When prices for emissions allowances collapsed in Europe’s carbon market a year after trading began, critics said the collapse proved a regulatory product couldn’t be traded internationally. Sure, they said, the U.S. acid-rain market worked, but it was never an international market—and it couldn’t be, given the propensity for governments to protect their own economies.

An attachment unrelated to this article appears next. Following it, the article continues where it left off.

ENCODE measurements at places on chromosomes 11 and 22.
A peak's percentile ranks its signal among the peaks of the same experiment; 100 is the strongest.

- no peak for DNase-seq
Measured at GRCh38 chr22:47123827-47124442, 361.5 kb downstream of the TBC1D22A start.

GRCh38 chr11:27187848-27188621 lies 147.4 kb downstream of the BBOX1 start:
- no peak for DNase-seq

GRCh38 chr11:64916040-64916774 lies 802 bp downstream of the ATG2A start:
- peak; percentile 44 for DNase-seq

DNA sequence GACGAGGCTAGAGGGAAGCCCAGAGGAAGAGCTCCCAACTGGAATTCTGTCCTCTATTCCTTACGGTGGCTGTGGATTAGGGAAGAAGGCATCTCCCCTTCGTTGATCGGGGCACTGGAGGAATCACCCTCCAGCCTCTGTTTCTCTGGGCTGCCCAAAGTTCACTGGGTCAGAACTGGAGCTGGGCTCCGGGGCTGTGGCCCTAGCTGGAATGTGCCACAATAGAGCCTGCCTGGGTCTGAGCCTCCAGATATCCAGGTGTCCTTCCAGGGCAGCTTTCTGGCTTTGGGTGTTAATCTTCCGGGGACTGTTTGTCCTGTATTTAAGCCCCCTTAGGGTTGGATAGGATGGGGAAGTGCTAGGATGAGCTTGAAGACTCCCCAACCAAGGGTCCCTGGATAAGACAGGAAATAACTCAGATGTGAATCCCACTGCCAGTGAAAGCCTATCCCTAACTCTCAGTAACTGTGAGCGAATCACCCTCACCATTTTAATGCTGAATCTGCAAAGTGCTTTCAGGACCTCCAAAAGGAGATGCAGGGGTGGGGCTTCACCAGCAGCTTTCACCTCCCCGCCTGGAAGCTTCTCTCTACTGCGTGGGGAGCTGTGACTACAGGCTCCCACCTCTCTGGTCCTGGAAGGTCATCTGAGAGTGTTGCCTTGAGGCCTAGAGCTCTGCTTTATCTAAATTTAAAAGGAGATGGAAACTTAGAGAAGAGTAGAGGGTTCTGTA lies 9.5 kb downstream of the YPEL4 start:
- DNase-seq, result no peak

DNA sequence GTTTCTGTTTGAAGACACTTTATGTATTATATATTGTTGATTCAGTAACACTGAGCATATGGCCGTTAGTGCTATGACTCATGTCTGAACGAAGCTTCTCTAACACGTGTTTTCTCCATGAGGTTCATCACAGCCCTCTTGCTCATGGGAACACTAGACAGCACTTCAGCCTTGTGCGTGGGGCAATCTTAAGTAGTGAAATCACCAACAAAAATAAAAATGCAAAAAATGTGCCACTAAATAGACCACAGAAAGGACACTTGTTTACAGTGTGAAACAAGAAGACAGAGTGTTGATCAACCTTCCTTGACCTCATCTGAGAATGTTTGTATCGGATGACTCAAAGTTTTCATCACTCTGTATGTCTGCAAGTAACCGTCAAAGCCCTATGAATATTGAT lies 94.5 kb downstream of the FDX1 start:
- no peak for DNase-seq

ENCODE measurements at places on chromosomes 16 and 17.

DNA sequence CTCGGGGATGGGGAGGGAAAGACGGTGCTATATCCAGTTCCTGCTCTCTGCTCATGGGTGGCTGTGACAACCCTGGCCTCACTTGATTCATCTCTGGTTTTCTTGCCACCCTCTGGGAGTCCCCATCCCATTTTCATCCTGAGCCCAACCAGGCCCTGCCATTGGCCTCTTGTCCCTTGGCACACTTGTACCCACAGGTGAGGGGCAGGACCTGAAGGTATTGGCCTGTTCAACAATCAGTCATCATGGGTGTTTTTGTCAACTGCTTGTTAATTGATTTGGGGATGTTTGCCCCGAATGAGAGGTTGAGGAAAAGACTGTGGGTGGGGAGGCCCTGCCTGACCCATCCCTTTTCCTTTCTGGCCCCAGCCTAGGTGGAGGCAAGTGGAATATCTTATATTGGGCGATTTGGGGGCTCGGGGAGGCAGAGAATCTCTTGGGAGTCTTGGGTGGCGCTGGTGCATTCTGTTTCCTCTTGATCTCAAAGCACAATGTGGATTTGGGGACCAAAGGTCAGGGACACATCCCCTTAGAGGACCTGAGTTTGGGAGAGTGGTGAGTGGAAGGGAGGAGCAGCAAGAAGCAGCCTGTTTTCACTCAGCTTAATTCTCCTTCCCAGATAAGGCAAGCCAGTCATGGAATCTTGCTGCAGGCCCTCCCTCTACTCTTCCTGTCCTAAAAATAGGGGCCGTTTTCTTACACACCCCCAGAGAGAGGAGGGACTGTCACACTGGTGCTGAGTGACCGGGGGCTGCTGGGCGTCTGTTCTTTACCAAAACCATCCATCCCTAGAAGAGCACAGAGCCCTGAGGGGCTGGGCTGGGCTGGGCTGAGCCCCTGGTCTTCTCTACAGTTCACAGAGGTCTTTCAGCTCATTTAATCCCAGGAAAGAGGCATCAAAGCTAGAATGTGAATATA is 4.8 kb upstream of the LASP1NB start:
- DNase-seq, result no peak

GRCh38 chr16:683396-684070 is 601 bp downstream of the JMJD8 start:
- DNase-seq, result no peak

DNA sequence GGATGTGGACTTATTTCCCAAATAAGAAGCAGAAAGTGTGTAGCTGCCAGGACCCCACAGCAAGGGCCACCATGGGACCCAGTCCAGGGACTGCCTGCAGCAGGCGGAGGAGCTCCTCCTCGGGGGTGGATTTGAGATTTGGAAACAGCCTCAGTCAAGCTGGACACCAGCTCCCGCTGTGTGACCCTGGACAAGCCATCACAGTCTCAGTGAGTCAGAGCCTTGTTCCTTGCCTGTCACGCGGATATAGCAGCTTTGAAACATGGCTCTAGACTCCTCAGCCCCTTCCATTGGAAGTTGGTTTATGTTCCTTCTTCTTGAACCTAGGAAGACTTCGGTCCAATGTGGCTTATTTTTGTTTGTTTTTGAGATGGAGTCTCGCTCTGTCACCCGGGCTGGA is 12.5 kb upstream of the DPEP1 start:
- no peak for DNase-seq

That’s what happened in Europe, when EU member states overestimated their future carbon emissions, creating more allowances than their industries really needed. Rampant sandbagging virtually guaranteed carbon prices would collapse, as they did in early 2006. Since then, Europe’s carbon prices have recovered to only about 15 Euros per ton—below their €33 high before 2006, and far below the U.S.$50/€$36 a ton that many analysts consider the minimum necessary to begin the low-carbon revolution.